NEW YORK ( TheStreet) -- After winning seats on Chesapeake Energy's ( CHK) board in June, the company's largest investor Southeastern Asset Management is adding to its bet on the embattled oil and gas driller. Southeastern Asset Management, run by Mason Hawkins, bolstered its leading stock position in Chesapeake by roughly 3.5% in the second quarter, buying up roughly 3.12 million shares, according to Securities and Exchange Commission filings compiled by Bloomberg. The share increase puts Southeastern's stake in Chesapeake Energy at nearly 90 million shares, or roughly 13.5% of the company, according to SEC filings. Southeastern's additional buying may be seen as a vote of confidence in the Oklahoma City-based driller. Hawkins, who had more at stake than any other Chesapeake investor even before his second quarter buying, argued as Chesapeake shares were dumped earlier this year that there was significant value to be realized in Chesapeake's assets. Hawkins also reclassified his firm as an activist investor at the time that Chesapeake shares bottomed out. Investors are also likely to watch whether Carl Icahn, a new Chesapeake shareholder who recently gained a board seat after taking a 7.5% stake in the company worth $1 billion, also follows suit in adding to his stock position. In late 2010, Icahn built a position in Chesapeake shares as the stock hovered in the low $20s and talked up his ability to drive change at the company, only to sell out of shares quickly after a rapid rise in value. Chesapeake shares have risen from a May low near the $13 mark -- which triggered a new round of Icahn buying -- to over $19. Icahn recently said in response to a question during a CNBC interview that even after the rebound in Chesapeake shares it was not time to sell. In Tuesday trading, Chesapeake shares rose slightly to $19.10. The stock has gained over 20% from levels that UBS analysts calculate Icahn bought Chesapeake Energy shares at in May. Year-to-date shares are off over 14% and nearly 40% in the past 12 months, amid concerns about its balance sheet, loans taken out by CEO McClendon tied to a 2.5% personal investment in wells that the company has drilled over the years, a federal investigation into allegations of price fixing in land acquisitions made by Chesapeake and rival Encana, as well as the decline in natural gas pricing to a level that remains uneconomic for many drilling companies. In June, Southeastern and Icahn's activist campaign led to a reshaping of Chesapeake's board, highlighted by the separation of co-founder Aubrey McClendon's CEO and chairman role. In the overhaul, McClendon was replaced as chairman by former ConocoPhillips ( CHK) chair Archie Dunham, but maintains his chief executive role. Chesapeake Energy also elected four other independent members to its nine-member board of directors, including three proposed by the company's largest shareholder Southeastern Asset Management and one proposed by Icahn. Those elections and Dunham's replacement of embattled CEO McClendon as chairman came as a quick response to Southeastern and Icahn's calls for drastic change that will help Chesapeake better manage its finances as a cash crunch looms. When Chesapeake announced its board overhaul, Carl Icahn said, "Chesapeake is now heading in the right direction. With the Board providing strong oversight, the management team will be sharply focused on realizing the value of its assets and the company will be well positioned to create substantial value for shareholders going forward," in a June 21 statement. Chesapeake Energy's second quarter earnings, released on Aug 6, were marked by improved forecasts surrounding the company's asset sales and reduced spending plans. The company, which is the second-largest natural gas producer in the U.S., said in June it would sell its stake in Chesapeake Midstream Partners to energy investor Global Infrastructure Partners for $4.08 billion and said in second quarter earnings it would sell some Permian Basin assets to EnerVest -- a common buyer of Chesapeake assets -- for an undisclosed price, in addition to two other Permian deals it plans to announce in the coming months.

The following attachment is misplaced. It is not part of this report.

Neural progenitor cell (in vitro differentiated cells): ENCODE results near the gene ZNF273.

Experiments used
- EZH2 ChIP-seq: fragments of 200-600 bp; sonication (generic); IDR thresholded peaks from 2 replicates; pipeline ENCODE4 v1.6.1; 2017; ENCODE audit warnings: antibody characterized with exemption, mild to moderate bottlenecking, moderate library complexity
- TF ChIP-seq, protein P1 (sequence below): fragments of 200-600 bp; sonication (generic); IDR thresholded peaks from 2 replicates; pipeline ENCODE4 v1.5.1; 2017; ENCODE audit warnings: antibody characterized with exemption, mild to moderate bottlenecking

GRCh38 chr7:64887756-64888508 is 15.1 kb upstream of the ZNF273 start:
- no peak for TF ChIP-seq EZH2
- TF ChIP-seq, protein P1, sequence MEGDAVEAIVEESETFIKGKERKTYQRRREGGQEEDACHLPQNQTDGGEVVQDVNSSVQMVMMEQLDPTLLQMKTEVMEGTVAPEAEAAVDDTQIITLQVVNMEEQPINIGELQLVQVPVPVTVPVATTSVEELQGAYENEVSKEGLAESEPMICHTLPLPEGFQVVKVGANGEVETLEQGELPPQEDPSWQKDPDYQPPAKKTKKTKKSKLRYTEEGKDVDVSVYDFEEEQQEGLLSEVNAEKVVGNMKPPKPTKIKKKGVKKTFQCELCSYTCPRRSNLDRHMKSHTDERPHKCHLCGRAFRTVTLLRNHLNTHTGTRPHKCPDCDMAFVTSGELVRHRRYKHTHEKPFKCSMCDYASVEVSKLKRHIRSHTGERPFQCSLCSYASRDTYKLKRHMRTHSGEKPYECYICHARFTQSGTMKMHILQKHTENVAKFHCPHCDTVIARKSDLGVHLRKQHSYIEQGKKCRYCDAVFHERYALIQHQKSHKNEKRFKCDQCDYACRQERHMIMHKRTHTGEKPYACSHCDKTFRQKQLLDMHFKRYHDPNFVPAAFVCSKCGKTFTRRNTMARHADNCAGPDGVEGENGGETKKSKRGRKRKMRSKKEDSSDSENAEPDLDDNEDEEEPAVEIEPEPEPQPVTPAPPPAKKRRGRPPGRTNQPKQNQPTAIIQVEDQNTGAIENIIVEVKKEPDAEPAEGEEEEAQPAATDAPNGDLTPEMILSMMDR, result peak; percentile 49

The company expects $7 billion in divestitures during the third quarter, helping to propel overall 2012 asset sales to over $14 billion. Those sales are seen by analysts and ratings agencies as key to the company's outlook and have been a key management benchmark for most of 2012, as revelations about CEO McClendon's personal dealings and federal investigations into the company's operations cloud its outlook. Meanwhile, Chesapeake's core operations also are showing signs of strength as natural gas rallied throughout 2012 after hitting a near decade lows at the beginning of the year, and its production from liquids -- natural gas liquids and oil -- continues to rise. While the recent rise in Chesapeake shares reflects efforts to repair its finances and corporate governance, and the reversal in the natural gas trade, investors and analysts are awaiting key events in the second half of 2012. In second quarter earnings, McClendon maintained his confidence in Permian asset sales but said a Mississippi Lime joint venture could be deferred until 2013. McClendon also said the company would dedicate its oil and gas focus to just 10 basins, after previously embarking on a "land grab" of shale drilling assets across the U.S. A shoring up of the balance sheet will remain a key focus for the oil and gas company in 2012. Moody's calculates the company needs to sell $7 billion in assets in 2012 to avoid a ratings downgrade and a breach of its debt covenants. In the second quarter, Southeastern also bolstered stakes in Consol Energy ( CNX), Warren Buffett-run Berkshire Hathaway ( BRK.A) and opened a $100 million-plus position in insurer Leucadia National ( LUK ), according to an Aug. 14 13F filings with the SEC. For more on Carl Icahn, see his investment portfolio. For more on energy stocks, see the energy stocks bought and sold by hedge funds in the latest quarter. -- Written by Antoine Gara in New York